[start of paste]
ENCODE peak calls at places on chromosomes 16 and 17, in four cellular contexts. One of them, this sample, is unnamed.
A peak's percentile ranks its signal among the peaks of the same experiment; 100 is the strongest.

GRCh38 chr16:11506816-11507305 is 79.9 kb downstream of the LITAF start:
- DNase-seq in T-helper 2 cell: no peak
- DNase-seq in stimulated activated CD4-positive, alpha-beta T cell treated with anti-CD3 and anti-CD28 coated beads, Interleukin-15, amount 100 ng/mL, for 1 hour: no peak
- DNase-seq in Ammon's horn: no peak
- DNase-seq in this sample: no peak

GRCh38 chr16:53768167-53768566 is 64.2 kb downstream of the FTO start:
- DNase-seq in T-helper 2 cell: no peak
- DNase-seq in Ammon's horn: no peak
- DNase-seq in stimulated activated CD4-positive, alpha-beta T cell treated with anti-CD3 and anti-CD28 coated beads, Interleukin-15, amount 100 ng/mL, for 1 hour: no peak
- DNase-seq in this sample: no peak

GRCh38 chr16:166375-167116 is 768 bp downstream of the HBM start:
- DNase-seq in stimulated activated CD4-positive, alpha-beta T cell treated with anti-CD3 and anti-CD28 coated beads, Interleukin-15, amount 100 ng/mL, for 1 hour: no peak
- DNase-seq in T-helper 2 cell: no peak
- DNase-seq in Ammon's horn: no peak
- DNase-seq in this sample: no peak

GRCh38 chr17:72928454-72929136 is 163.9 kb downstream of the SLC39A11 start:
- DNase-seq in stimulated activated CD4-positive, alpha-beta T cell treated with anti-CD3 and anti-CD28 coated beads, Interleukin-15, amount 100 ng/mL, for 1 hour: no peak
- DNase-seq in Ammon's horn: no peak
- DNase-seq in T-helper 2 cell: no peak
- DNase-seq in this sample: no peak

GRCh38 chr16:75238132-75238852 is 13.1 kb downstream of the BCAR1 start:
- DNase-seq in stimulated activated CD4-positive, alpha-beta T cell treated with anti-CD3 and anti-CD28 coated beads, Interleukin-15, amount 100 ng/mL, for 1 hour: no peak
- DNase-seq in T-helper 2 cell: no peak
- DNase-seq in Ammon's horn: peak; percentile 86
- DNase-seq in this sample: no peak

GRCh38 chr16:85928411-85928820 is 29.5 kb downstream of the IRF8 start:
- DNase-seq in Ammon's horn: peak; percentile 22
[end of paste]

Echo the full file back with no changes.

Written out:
ENCODE peak calls at places on chromosomes 16 and 17, in four cellular contexts. One of them, this sample, is unnamed.
A peak's percentile ranks its signal among the peaks of the same experiment; 100 is the strongest.

GRCh38 chr16:11506816-11507305 is 79.9 kb downstream of the LITAF start:
- DNase-seq in T-helper 2 cell: no peak
- DNase-seq in stimulated activated CD4-positive, alpha-beta T cell treated with anti-CD3 and anti-CD28 coated beads, Interleukin-15, amount 100 ng/mL, for 1 hour: no peak
- DNase-seq in Ammon's horn: no peak
- DNase-seq in this sample: no peak

GRCh38 chr16:53768167-53768566 is 64.2 kb downstream of the FTO start:
- DNase-seq in T-helper 2 cell: no peak
- DNase-seq in Ammon's horn: no peak
- DNase-seq in stimulated activated CD4-positive, alpha-beta T cell treated with anti-CD3 and anti-CD28 coated beads, Interleukin-15, amount 100 ng/mL, for 1 hour: no peak
- DNase-seq in this sample: no peak

GRCh38 chr16:166375-167116 is 768 bp downstream of the HBM start:
- DNase-seq in stimulated activated CD4-positive, alpha-beta T cell treated with anti-CD3 and anti-CD28 coated beads, Interleukin-15, amount 100 ng/mL, for 1 hour: no peak
- DNase-seq in T-helper 2 cell: no peak
- DNase-seq in Ammon's horn: no peak
- DNase-seq in this sample: no peak

GRCh38 chr17:72928454-72929136 is 163.9 kb downstream of the SLC39A11 start:
- DNase-seq in stimulated activated CD4-positive, alpha-beta T cell treated with anti-CD3 and anti-CD28 coated beads, Interleukin-15, amount 100 ng/mL, for 1 hour: no peak
- DNase-seq in Ammon's horn: no peak
- DNase-seq in T-helper 2 cell: no peak
- DNase-seq in this sample: no peak

GRCh38 chr16:75238132-75238852 is 13.1 kb downstream of the BCAR1 start:
- DNase-seq in stimulated activated CD4-positive, alpha-beta T cell treated with anti-CD3 and anti-CD28 coated beads, Interleukin-15, amount 100 ng/mL, for 1 hour: no peak
- DNase-seq in T-helper 2 cell: no peak
- DNase-seq in Ammon's horn: peak; percentile 86
- DNase-seq in this sample: no peak

GRCh38 chr16:85928411-85928820 is 29.5 kb downstream of the IRF8 start:
- DNase-seq in Ammon's horn: peak; percentile 22